He’s long gone. In fact, I wrote the first draft of this post back in September and just now rediscovered it in my files. Some of these lessons I learned from enduring a bad neighbor for six weeks were things I already knew conceptually, but experiencing them emotionally last summer was enlightening for me as a writer.
Shortly after Bad Neighbor’s arrival in our lovely old adobe apartment building, which is entirely non-smoking, even the courtyard, I began to smell tobacco smoke leaking through the gaps around the kitchen and bathroom pipes. Second-hand smoke causes low-level carbon monoxide poisoning, and opening windows and running fans isn’t enough to clear it out. He smoked so much, I got headaches and dizzy spells and had trouble concentrating, and the stink often woke me up in the middle of the night. To make it worse, he seemed to be a drug dealer. People stopped by for five to ten minutes at all hours. He left his outdoor light on all night for them. When one of my good neighbors confronted him (“Are you selling dope?”), Bad Neighbor threatened to knock his head off. Bad Neighbor accused me of harassing him when I complained, and he was furious with me for getting him evicted by telling our landlord about the smoking. Not that Bad Neighbor let the eviction notice cramp his style. After a month, instead of leaving, he moved his equally hostile, smoking girlfriend in with him. They had no lease. They paid no rent. They didn’t move out until a few days before he had to appear in court. Meanwhile, I acquired some insights.
One: How con artists work. This squatter took advantage of my kind, soft-hearted landlord with a sob story about why he couldn’t get a place to rent or afford a deposit and why he could only pay for one week at a time. My landlord was new in town. If he’d been in the rental business here longer, he might have heard about this guy’s history as a serial evictee, sort of a professional squatter. Bad Neighbor found a perfect mark. I suspect he knows the law as well as anyone and exploits it to make sure he can live rent free, utilities included, as long as possible.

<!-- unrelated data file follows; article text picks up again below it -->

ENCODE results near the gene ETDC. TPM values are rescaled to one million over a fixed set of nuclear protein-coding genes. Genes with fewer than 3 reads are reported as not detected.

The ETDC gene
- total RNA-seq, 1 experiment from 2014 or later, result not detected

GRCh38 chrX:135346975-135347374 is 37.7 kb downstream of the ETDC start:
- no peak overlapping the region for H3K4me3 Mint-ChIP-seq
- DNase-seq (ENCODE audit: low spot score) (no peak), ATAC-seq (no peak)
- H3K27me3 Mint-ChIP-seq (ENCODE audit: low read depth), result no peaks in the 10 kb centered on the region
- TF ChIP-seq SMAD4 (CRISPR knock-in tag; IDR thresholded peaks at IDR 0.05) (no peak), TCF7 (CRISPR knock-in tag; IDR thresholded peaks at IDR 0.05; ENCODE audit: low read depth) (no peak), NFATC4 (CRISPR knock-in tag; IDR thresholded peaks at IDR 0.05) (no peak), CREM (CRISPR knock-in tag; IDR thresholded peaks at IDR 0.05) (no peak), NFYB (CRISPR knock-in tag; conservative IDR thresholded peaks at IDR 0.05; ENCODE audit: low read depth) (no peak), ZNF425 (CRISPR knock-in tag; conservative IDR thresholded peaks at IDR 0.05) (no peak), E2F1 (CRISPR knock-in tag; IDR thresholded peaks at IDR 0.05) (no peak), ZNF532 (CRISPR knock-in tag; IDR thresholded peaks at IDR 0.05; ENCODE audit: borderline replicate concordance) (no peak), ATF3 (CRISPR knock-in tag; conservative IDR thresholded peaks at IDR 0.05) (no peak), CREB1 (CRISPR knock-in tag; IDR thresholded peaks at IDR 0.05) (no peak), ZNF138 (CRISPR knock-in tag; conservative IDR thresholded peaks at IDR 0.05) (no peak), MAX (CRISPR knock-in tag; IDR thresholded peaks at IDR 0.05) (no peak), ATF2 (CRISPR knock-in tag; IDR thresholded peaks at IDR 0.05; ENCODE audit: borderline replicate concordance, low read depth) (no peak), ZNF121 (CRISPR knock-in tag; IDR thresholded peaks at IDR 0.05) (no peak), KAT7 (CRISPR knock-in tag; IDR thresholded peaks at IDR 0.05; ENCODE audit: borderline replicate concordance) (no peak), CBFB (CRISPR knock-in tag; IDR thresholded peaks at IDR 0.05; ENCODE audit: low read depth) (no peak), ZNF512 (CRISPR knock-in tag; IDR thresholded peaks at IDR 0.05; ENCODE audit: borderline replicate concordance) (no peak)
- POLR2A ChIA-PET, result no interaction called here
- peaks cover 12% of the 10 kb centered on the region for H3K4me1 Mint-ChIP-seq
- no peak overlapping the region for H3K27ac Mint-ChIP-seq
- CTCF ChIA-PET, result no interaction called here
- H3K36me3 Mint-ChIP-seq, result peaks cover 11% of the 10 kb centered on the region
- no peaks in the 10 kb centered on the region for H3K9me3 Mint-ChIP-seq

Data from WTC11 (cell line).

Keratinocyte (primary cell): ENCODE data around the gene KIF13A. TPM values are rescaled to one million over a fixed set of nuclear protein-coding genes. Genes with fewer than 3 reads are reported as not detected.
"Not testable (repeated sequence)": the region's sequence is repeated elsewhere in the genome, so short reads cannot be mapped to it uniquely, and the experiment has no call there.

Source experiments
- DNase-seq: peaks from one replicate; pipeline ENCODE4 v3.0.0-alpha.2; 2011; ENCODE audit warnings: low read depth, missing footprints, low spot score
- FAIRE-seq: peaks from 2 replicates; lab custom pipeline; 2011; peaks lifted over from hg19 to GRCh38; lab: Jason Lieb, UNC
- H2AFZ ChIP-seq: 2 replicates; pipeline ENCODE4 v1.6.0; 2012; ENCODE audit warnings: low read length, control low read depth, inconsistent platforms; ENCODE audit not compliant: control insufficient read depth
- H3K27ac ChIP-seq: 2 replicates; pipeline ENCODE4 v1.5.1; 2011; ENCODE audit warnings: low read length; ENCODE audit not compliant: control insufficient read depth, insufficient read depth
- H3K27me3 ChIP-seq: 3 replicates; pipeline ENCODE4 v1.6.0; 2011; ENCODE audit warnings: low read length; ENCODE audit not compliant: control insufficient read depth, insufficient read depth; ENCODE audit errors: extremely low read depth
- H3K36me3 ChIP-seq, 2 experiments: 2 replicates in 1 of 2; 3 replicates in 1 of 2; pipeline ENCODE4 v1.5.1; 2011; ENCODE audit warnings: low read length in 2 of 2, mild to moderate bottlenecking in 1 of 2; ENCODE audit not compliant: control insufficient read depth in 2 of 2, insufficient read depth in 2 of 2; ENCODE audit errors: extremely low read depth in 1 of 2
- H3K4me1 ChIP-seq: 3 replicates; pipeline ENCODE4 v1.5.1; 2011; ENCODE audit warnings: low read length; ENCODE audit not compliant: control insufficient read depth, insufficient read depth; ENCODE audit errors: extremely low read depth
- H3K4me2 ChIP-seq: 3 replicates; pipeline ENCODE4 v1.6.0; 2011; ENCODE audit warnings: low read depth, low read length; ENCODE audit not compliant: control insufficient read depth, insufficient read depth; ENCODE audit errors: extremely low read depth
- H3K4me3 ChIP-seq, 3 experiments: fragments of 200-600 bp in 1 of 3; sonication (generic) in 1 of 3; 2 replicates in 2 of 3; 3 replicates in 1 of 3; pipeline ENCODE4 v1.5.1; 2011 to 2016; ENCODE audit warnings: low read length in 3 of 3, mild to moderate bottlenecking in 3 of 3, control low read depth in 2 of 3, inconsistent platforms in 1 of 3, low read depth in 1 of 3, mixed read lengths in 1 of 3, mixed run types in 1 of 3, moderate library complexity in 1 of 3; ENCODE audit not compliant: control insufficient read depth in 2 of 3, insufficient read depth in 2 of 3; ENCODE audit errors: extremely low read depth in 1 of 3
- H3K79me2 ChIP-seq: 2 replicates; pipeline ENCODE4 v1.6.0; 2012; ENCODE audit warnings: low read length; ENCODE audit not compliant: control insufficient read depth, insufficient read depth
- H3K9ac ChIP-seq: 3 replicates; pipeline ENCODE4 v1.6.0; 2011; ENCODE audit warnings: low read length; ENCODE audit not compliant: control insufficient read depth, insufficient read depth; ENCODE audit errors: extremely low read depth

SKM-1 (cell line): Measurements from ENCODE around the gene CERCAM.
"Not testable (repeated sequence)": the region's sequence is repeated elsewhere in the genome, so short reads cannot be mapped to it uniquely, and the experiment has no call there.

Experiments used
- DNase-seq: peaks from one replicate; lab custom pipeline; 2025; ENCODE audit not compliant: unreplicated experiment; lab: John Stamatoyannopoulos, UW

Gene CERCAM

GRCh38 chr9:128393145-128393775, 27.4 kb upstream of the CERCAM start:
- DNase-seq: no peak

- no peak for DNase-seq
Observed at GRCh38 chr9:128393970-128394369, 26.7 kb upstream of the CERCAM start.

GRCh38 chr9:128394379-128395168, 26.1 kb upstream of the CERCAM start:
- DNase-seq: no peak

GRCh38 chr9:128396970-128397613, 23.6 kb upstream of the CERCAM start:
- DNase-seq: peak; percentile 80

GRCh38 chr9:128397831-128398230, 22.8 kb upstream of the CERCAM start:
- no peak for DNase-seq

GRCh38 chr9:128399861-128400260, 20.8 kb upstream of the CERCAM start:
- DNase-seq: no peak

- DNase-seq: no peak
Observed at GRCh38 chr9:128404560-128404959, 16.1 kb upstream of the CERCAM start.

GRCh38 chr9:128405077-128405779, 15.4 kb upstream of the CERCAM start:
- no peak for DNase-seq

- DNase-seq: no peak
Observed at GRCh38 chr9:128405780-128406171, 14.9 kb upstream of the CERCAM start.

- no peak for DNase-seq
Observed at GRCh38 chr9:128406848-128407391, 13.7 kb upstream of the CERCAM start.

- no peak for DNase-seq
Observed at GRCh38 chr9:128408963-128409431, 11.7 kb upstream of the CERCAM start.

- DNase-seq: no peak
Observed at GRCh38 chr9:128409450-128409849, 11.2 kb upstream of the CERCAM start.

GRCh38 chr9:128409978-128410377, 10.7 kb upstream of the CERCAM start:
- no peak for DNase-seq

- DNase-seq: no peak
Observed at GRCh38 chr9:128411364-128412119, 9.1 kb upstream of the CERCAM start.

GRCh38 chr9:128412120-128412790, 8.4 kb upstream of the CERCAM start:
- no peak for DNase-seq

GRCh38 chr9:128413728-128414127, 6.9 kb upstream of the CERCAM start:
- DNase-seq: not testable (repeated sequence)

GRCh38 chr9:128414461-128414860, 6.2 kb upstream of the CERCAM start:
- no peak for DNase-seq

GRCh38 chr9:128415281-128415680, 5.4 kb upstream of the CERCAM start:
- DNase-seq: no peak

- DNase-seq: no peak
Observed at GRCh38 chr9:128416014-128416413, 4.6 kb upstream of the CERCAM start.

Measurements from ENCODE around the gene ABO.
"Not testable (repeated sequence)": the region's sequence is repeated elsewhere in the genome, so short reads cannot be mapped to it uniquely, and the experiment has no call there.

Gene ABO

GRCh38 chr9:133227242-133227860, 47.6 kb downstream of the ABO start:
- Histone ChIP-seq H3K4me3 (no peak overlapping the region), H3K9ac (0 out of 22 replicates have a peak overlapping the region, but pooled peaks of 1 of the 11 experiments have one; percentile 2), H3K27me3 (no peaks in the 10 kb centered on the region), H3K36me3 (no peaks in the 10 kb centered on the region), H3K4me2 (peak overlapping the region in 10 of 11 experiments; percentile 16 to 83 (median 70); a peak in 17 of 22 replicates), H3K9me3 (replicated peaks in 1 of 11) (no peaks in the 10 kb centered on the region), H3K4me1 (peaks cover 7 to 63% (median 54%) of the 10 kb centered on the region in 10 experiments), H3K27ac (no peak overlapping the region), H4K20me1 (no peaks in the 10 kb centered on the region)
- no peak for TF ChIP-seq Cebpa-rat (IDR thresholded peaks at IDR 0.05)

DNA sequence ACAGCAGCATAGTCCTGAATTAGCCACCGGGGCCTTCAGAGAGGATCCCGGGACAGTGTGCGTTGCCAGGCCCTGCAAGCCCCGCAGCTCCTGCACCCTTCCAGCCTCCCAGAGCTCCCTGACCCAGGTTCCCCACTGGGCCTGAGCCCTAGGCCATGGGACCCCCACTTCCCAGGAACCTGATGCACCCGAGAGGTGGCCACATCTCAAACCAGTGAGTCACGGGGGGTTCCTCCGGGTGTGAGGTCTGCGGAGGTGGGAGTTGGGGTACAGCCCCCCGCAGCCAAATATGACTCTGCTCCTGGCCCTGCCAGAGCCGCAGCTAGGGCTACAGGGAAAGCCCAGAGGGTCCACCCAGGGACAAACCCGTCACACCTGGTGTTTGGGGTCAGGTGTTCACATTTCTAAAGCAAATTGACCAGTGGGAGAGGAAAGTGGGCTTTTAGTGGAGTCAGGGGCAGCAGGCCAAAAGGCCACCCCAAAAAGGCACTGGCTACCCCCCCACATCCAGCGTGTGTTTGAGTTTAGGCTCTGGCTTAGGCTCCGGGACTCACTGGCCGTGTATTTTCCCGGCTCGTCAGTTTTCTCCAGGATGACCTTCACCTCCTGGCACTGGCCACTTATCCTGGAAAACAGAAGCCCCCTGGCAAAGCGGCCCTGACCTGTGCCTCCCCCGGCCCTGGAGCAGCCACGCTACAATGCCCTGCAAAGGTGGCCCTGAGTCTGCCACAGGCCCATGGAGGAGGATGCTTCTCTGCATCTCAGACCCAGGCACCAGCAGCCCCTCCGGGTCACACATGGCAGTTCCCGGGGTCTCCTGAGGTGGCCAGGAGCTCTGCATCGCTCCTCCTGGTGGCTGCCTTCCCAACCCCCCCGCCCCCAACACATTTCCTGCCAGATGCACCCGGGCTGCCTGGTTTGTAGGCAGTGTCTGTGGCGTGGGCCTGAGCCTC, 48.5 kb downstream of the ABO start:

Two: Why people could get the urge to be amateur sleuths. My good neighbors and I were convinced there were drug sales going on, and so was the gentleman next door. But we couldn’t prove anything. The temptation to ask each of the five-minute visitors what they were doing was strong. So was the desire to find a way to prove Bad Neighbor was not just a squatter but a criminal. I could see it especially in the old soldiers—a Korean War vet and a Vietnam vet. They wanted to be brave and see justice done.
Three: How frustration could drive people to act on their own when the law can’t move swiftly enough to suit them. In my best moments, I sent positive intentions toward Bad Neighbor, visualizing him quitting smoking, acquiring a conscience, and paying what he owed, but at other times I fantasized having superpowers that would make him wander off in the desert and fall into a canyon, never to be seen again. Not that I would actually have hurt him, but … I got it. How a peaceful person—I’m a yoga teacher, for Pete’s sake!—could wish harm on an enemy.
One of my good neighbors suggested I might break with my “no murder, just mystery” approach and write a story in which Bad Neighbor dies. Good idea, but I plan to write it without murder. I’m thinking of giving one of my recurring characters such a neighbor. In keeping with an ongoing theme in my series, she could recruit help from someone with paranormal powers, taking justice into her own hands. Actions like that have a way of biting back. I like this plot idea, but I have two books to revise before I can get to it.